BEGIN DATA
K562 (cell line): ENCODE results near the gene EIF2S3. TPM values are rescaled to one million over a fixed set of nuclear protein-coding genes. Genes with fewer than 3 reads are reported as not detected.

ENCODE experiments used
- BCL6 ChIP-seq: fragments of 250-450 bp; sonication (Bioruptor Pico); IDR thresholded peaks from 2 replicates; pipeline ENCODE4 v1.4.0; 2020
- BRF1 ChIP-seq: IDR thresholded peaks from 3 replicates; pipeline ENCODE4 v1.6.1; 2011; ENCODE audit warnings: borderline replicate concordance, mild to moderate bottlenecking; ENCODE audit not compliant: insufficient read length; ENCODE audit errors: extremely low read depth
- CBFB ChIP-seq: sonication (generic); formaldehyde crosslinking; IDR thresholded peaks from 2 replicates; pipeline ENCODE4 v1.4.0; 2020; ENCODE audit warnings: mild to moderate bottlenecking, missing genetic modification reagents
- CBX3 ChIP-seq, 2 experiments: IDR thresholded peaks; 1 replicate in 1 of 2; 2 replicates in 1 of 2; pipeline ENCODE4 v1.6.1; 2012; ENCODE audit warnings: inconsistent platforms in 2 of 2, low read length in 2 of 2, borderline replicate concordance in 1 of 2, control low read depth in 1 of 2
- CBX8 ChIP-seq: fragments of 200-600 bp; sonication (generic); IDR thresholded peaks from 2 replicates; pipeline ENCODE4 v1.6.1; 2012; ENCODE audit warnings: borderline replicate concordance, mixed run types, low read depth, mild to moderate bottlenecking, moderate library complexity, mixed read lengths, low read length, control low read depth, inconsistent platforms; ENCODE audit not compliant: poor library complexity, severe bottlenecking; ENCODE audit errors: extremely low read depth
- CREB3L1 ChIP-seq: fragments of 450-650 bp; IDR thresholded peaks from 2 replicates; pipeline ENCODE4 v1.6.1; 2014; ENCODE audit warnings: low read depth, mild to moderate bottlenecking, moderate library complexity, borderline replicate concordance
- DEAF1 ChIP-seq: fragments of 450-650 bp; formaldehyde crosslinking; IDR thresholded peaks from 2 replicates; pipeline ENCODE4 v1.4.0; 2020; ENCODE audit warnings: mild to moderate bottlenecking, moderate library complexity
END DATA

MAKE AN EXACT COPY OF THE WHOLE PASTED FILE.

K562 (cell line): ENCODE results near the gene EIF2S3. TPM values are rescaled to one million over a fixed set of nuclear protein-coding genes. Genes with fewer than 3 reads are reported as not detected.

ENCODE experiments used
- BCL6 ChIP-seq: fragments of 250-450 bp; sonication (Bioruptor Pico); IDR thresholded peaks from 2 replicates; pipeline ENCODE4 v1.4.0; 2020
- BRF1 ChIP-seq: IDR thresholded peaks from 3 replicates; pipeline ENCODE4 v1.6.1; 2011; ENCODE audit warnings: borderline replicate concordance, mild to moderate bottlenecking; ENCODE audit not compliant: insufficient read length; ENCODE audit errors: extremely low read depth
- CBFB ChIP-seq: sonication (generic); formaldehyde crosslinking; IDR thresholded peaks from 2 replicates; pipeline ENCODE4 v1.4.0; 2020; ENCODE audit warnings: mild to moderate bottlenecking, missing genetic modification reagents
- CBX3 ChIP-seq, 2 experiments: IDR thresholded peaks; 1 replicate in 1 of 2; 2 replicates in 1 of 2; pipeline ENCODE4 v1.6.1; 2012; ENCODE audit warnings: inconsistent platforms in 2 of 2, low read length in 2 of 2, borderline replicate concordance in 1 of 2, control low read depth in 1 of 2
- CBX8 ChIP-seq: fragments of 200-600 bp; sonication (generic); IDR thresholded peaks from 2 replicates; pipeline ENCODE4 v1.6.1; 2012; ENCODE audit warnings: borderline replicate concordance, mixed run types, low read depth, mild to moderate bottlenecking, moderate library complexity, mixed read lengths, low read length, control low read depth, inconsistent platforms; ENCODE audit not compliant: poor library complexity, severe bottlenecking; ENCODE audit errors: extremely low read depth
- CREB3L1 ChIP-seq: fragments of 450-650 bp; IDR thresholded peaks from 2 replicates; pipeline ENCODE4 v1.6.1; 2014; ENCODE audit warnings: low read depth, mild to moderate bottlenecking, moderate library complexity, borderline replicate concordance
- DEAF1 ChIP-seq: fragments of 450-650 bp; formaldehyde crosslinking; IDR thresholded peaks from 2 replicates; pipeline ENCODE4 v1.4.0; 2020; ENCODE audit warnings: mild to moderate bottlenecking, moderate library complexity